Wednesday, November 5, 2008

What would I learn from this?

Several months ago I was informally interviewing a someone for a position. I emphasized archival collections and mentioned some famous names that would be recognized. After acknowledging these collections, the prospective interviewee's response took me off guard:

"What would I learn from this?"

I was so flabbergasted I repeated the question in case I had misunderstood it. Here we were, a world-famous library, and a college student was asking what could be learned from working in it. In retrospect, the interview was over at that moment, and I should have told the prospective intern directly and sent them on their way. (If a person can not understand that working with people's personal documents has tremendous value, then there's no point in going on.) But I was nice and continued on for a few minutes.

I still feel justified in wanting to end the interview, but now I see the question is a useful one. Here was a typical college student who had very limited experience using a library. It was an potential opportunity to expand the mind of someone that was clearly limited. (Having worked on an elevator speech several months ago, I supplied what I felt was an appropriate response.)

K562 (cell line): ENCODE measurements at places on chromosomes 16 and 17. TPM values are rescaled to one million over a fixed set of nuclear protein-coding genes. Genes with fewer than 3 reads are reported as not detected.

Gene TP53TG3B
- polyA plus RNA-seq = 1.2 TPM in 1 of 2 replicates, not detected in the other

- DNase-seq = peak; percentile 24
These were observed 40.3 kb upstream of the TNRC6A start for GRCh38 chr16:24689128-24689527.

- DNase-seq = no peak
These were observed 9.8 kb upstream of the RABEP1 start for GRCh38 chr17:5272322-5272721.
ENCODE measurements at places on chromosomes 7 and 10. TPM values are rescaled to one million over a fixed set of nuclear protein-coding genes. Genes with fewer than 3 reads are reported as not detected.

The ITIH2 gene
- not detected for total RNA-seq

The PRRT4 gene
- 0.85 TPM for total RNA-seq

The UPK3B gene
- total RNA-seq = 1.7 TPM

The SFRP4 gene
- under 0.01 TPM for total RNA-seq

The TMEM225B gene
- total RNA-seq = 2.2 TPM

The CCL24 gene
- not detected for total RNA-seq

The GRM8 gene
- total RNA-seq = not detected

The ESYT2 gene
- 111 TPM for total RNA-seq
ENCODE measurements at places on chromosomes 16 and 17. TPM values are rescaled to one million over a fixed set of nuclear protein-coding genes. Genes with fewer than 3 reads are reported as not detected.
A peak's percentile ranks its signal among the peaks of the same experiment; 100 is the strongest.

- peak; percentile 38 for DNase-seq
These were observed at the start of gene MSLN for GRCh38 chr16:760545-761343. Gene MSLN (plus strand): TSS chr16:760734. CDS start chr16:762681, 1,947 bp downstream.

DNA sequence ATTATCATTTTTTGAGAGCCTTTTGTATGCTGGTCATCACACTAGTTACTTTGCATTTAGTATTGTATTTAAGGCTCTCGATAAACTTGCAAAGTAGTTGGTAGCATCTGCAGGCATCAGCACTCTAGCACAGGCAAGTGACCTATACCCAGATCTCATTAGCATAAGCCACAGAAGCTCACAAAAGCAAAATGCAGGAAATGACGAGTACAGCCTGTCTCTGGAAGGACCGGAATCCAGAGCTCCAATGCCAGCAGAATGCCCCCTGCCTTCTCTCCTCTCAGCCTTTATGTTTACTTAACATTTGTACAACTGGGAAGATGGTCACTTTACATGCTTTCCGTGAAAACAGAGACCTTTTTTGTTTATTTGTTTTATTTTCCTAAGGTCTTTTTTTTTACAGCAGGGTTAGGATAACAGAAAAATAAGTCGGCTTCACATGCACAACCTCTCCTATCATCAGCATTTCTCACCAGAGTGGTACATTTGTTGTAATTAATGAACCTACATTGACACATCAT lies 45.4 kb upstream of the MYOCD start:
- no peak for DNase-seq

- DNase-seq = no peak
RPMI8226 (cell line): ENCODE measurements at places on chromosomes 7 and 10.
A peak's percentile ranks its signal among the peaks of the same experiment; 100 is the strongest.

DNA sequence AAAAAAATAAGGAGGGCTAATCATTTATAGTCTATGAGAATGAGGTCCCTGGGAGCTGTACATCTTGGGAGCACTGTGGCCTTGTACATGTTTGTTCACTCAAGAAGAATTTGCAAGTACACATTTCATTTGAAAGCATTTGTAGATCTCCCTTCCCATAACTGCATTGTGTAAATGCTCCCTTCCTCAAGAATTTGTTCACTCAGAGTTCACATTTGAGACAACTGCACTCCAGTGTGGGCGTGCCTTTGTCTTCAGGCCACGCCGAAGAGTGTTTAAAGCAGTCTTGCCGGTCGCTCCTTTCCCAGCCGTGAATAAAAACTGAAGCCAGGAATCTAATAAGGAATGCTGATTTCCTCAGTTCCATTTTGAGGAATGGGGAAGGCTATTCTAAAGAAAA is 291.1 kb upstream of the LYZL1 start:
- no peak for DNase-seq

How many countless other college students are like this? Students who've had all that they need or wanted in their textbooks, and never had to research anything that wasn't already known in their personal libraries or space.

I guess I'm spoiled in that I've always been curious about the world around me and have gone sometimes to great lengths to find out more about it. So maybe we have to get rid of the notion that a library is for "books" and start remaking and marketing ourselves as places to obtain knowledge, a space where one can not only relax but let one's mind expand - and that this is a healthy and necessary endeavor for life. Experienced researchers know how to do this. It's those who don't know and don't care that we must reach and move.

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